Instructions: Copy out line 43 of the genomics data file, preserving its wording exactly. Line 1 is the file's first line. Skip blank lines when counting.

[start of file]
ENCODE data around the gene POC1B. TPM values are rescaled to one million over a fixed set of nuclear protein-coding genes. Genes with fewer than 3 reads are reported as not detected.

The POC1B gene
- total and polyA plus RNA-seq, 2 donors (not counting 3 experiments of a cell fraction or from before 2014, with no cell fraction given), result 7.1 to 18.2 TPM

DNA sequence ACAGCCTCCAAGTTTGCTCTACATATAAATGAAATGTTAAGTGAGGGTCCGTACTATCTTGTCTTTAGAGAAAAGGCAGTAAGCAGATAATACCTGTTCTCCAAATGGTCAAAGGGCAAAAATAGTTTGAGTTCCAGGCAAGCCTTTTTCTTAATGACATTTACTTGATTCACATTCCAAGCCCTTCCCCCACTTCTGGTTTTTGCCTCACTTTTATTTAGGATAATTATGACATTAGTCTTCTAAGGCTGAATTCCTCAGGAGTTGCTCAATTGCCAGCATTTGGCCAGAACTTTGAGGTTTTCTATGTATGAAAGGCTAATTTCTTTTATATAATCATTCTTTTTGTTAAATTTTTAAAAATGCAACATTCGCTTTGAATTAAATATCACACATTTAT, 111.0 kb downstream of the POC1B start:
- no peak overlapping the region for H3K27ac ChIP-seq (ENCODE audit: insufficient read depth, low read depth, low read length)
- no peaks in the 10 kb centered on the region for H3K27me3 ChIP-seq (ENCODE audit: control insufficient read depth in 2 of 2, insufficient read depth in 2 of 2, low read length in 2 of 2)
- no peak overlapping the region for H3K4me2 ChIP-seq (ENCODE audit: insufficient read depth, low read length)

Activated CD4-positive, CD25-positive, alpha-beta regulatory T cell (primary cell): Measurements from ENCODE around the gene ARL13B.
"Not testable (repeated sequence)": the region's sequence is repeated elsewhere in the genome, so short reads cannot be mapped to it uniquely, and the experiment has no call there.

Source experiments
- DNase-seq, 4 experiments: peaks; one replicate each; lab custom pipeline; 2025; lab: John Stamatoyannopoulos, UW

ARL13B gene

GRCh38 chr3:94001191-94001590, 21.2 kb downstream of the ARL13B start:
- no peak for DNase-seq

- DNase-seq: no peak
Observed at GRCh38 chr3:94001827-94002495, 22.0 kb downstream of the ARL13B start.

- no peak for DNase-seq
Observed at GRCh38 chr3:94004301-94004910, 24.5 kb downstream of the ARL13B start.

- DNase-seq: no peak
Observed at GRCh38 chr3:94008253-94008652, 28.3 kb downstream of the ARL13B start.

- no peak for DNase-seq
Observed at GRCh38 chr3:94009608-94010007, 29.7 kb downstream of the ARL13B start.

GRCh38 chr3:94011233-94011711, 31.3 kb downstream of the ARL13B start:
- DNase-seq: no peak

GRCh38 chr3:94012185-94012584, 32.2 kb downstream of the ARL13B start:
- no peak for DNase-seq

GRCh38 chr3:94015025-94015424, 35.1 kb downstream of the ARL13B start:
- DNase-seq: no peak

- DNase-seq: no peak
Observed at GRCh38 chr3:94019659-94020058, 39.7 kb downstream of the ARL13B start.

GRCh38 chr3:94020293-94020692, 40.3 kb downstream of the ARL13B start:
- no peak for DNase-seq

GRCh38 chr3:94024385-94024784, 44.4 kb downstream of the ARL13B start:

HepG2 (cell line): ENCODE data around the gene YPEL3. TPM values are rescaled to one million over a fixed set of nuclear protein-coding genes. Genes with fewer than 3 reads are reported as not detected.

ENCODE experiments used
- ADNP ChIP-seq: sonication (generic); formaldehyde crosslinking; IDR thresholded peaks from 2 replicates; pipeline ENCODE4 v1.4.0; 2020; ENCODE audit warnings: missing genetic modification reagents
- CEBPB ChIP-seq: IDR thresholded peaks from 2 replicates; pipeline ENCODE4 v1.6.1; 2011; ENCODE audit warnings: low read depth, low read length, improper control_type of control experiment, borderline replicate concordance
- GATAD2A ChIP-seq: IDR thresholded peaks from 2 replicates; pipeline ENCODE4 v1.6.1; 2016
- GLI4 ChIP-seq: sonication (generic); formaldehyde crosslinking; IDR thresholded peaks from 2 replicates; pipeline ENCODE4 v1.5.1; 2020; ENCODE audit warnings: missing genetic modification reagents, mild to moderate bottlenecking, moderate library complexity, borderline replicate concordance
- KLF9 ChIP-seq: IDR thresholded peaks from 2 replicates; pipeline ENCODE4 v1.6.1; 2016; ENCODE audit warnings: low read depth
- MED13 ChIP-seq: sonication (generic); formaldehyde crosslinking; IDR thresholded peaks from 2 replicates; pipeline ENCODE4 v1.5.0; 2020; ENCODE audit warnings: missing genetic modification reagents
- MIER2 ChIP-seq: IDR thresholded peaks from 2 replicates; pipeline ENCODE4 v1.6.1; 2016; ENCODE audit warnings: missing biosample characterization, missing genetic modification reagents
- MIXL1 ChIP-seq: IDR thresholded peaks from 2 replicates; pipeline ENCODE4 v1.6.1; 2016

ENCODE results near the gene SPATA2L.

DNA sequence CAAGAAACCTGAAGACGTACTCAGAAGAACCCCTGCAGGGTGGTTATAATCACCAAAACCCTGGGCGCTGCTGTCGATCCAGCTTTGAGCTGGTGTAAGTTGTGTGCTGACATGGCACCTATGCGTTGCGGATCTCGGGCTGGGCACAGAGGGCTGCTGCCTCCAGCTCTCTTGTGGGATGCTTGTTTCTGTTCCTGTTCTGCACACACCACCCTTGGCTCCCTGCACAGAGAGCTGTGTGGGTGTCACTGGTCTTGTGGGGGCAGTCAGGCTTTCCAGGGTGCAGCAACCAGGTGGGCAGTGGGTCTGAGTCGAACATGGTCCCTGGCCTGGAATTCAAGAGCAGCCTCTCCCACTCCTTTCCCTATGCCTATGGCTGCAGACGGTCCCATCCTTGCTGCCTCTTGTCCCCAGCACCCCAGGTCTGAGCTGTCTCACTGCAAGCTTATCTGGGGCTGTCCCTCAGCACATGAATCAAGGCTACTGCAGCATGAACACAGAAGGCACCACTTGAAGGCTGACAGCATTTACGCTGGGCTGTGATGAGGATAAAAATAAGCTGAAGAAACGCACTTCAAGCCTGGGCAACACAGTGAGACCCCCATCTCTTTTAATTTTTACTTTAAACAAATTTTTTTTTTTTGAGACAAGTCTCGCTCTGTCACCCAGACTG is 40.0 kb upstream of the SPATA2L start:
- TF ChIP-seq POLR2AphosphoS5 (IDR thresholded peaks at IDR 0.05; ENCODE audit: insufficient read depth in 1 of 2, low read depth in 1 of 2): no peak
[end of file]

- MIXL1 ChIP-seq: IDR thresholded peaks from 2 replicates; pipeline ENCODE4 v1.6.1; 2016